Do you have a question about a small-business topic? Let our resident expert Chris Griffiths take a run at it. E-mail your questions to firstname.lastname@example.org. Confidentiality ensured.
The question: Many years ago, I hired my sister in my startup. As the business grew, so did her salary, but her skills have lagged the company’s needs. The business has outgrown her, she is overpaid and underqualified, and she no longer fits with the culture or the future. What should I do?
The answer: One of my first rules of business is to never hire family. I’ve seen it work well, don’t get me wrong, but when it doesn’t, it is often bad, bad, bad. Starting a small business is risky enough, why would you drag family members into your complicated world? You need them for moral support, not easy access to labour. Businesses may come and go but your family is forever. Keep them separate if you can.
This is of no help to you, of course, because you are already in the thick of it. Your problem is common and it doesn’t just apply to family. It can come up any time you try to fit a specific person into your business as opposed to searching for the right person for a specific need. Here, in black and white print, the difference seems subtle, but the impact on a business is significant.
When you hired your sister, I bet you didn’t post the job, have her apply and then vet her along with the other potential candidates – then choose the individual who was most likely to have a positive impact on the business. No, you more than likely forced the company to accept her based on an emotional decision instead of a business one.
You justified it based on one endearing quality for which no one else could compete effectively: trust. That made her a strong choice for which you could fill a position and have your insecurities covered.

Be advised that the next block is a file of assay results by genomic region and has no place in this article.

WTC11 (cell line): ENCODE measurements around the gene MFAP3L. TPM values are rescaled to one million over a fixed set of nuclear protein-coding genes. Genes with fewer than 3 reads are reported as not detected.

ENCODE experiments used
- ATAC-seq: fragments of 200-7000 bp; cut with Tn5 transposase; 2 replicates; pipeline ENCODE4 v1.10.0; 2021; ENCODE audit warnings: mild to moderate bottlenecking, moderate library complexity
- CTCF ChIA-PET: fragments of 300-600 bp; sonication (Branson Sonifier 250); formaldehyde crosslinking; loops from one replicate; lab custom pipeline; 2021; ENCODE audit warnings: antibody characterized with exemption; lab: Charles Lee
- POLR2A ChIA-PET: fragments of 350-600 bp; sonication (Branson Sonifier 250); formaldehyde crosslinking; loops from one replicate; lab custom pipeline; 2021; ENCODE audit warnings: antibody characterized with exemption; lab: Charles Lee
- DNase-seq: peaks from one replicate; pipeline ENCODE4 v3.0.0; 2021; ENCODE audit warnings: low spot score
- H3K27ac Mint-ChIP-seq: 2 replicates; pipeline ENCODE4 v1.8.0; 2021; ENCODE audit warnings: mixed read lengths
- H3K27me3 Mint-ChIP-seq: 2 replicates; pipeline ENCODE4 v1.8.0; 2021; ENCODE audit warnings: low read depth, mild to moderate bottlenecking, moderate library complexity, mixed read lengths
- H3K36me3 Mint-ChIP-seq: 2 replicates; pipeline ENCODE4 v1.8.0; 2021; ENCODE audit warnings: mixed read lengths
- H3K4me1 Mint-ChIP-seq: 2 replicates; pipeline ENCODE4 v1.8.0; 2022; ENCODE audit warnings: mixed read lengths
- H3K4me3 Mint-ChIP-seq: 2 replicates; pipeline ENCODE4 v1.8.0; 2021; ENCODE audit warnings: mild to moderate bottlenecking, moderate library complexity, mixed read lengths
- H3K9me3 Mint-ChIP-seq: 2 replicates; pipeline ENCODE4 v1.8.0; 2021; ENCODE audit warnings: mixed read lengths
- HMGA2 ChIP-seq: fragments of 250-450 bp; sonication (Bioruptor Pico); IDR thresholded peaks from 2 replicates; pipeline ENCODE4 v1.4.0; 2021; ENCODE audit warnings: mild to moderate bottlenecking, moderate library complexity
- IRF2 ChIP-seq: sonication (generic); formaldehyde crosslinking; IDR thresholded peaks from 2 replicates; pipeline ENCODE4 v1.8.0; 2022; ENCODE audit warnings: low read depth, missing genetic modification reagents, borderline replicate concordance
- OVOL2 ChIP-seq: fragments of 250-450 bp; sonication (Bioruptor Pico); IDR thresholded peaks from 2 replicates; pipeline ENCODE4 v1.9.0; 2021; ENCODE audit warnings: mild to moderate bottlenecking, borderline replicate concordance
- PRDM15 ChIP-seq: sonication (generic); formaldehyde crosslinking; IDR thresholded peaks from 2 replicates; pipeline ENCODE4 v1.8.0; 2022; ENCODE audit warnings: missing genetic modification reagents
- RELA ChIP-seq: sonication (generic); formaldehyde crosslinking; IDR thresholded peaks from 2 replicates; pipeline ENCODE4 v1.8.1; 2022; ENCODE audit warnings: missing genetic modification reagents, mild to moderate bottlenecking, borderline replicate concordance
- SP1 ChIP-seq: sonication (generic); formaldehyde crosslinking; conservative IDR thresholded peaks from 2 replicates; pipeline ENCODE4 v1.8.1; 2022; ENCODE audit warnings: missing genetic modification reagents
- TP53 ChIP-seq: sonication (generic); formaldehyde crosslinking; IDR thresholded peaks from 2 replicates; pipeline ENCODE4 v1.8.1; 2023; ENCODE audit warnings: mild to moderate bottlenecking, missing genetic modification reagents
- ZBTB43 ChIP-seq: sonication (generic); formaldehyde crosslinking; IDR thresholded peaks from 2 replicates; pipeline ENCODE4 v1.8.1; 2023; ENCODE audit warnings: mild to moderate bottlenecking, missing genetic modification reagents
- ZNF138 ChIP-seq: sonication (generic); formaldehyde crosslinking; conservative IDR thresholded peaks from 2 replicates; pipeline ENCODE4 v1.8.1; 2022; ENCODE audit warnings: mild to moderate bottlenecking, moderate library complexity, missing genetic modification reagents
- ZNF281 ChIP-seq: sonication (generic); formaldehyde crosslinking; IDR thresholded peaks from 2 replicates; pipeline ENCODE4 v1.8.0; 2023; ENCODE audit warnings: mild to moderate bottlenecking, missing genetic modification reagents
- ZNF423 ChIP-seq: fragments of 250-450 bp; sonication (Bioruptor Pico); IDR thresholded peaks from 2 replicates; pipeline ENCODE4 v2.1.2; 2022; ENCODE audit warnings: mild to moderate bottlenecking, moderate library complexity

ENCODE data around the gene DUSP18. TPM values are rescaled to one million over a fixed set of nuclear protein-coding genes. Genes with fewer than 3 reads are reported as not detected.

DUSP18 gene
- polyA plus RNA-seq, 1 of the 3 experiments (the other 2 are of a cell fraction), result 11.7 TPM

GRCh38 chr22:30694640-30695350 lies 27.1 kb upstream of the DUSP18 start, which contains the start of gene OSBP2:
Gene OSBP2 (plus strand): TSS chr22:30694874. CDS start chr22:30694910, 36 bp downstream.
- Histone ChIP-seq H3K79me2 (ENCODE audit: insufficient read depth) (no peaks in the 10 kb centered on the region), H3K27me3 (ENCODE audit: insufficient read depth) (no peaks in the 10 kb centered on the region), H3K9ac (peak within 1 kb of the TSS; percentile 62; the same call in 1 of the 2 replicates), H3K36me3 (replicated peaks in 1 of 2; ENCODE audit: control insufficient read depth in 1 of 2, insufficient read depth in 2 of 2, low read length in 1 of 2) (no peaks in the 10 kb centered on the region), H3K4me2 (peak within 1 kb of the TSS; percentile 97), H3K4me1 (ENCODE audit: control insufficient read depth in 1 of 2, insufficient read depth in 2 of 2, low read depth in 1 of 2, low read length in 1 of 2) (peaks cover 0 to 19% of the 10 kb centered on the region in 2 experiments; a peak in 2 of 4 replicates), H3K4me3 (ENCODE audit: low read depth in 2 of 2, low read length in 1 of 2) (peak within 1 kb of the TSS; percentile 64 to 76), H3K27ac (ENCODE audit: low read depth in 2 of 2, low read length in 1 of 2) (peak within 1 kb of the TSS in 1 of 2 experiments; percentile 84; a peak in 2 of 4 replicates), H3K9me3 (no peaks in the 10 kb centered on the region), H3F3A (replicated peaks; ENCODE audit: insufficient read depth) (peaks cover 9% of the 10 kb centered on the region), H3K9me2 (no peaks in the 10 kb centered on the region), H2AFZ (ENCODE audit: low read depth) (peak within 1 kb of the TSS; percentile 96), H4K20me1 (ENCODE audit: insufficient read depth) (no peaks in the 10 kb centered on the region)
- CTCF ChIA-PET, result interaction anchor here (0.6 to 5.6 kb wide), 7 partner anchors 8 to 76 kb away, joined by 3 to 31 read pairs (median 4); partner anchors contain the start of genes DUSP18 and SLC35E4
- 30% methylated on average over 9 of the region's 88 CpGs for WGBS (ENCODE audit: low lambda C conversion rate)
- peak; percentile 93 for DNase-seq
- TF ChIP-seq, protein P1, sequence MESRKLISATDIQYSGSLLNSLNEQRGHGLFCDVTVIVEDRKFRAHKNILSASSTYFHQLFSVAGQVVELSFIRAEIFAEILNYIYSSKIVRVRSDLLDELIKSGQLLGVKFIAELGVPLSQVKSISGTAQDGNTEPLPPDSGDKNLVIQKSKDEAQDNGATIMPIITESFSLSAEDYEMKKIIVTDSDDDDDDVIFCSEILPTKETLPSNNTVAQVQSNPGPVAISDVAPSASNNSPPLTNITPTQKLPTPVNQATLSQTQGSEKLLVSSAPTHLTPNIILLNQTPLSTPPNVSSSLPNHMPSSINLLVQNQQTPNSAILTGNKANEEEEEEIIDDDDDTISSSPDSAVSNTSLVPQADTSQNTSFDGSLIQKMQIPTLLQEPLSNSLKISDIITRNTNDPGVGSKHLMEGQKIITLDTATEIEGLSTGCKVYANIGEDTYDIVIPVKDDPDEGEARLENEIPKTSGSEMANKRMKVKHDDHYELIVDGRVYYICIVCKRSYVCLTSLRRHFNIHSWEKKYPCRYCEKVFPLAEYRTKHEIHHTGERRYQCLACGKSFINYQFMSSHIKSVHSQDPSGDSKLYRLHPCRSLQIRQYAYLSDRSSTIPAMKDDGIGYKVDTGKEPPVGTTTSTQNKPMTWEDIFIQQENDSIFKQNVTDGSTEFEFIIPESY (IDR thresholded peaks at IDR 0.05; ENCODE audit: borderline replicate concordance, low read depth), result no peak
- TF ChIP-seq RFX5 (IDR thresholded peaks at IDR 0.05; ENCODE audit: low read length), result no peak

As I wrote a couple of years back, if you are going to hire family or friends, keep the business side of it business. So, what do you do now?
You have recognized that your company never needed a relative, it needed the best person for the job. As your business has grown, your sister’s weaknesses in this position have become more evident, and now you need to do something about it or risk showing the rest of your staff that relations mean more than performance. You’ve traded your trust issues for guilt issues.
The next thing you need to do is what you should have done in the beginning – treat your sister like an employee and prepare to dismiss her and replace her with a more qualified candidate.
If she is overpaid and underqualified, you are no doubt worried about how she will maintain her lifestyle on a go-forward basis. Legally, you owe her a notice period or severance in lieu of notice, or both. While the labour laws in your province probably suggest a severance of a matter of weeks, general practice in Canada is to be much more generous. Since you own the company, any severance ultimately comes out of your own pocket, so you can cushion the blow with an above-average severance package.
For executive positions I would be prepared to offer a minimum of six months or up to a month a year for the number of years she has worked for you. You may even be so kind as to top it up with some retraining funds or an outplacement adviser or career coach who can help with her transition.
It sounds like she has done nothing wrong. It is just that this decision is long overdue. You have a chance to get your business what it needs and do right by your sister. She is probably feeling out of place now that the business has grown and she may be relieved to find out you are giving her the tools she needs to move on with her head held high.
You owe it to the business and to your family to manage this honestly and fairly so you can look back on the outcome without regret. Good luck.
Chris Griffiths is the Toronto-based director of fine tune consulting, a boutique management consulting practice. Over the past 20 years, he has started or acquired and exited seven businesses.